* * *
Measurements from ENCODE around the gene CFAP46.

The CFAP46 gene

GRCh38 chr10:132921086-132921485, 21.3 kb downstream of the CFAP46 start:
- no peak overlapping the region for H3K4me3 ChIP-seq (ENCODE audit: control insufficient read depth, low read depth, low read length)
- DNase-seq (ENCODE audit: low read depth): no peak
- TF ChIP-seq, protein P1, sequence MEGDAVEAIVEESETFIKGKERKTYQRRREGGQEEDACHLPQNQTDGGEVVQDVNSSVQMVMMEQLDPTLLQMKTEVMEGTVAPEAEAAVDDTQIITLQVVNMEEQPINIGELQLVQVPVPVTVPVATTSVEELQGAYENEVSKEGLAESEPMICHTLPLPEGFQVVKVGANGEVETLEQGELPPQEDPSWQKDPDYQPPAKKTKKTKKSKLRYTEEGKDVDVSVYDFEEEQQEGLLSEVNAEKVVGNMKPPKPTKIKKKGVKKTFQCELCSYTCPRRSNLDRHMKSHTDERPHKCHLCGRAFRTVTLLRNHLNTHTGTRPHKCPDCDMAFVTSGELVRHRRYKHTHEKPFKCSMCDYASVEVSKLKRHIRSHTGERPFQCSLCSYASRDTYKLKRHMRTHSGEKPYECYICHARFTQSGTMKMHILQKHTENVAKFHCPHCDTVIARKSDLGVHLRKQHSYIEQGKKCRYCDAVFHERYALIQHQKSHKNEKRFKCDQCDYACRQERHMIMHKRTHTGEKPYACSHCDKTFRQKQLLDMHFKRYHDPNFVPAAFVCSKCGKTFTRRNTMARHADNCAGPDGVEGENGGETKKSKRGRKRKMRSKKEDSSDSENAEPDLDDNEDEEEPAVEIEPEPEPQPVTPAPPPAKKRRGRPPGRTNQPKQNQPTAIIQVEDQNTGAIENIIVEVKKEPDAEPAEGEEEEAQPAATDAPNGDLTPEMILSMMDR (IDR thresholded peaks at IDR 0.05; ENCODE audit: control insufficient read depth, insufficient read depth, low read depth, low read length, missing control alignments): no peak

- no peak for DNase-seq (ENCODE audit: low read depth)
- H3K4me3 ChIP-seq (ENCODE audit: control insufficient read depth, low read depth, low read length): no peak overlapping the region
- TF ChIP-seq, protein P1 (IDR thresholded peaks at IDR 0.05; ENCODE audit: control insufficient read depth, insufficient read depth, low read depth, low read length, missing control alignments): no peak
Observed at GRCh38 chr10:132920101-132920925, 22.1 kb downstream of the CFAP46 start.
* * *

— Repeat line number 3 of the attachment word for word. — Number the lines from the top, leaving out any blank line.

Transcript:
GRCh38 chr10:132921086-132921485, 21.3 kb downstream of the CFAP46 start: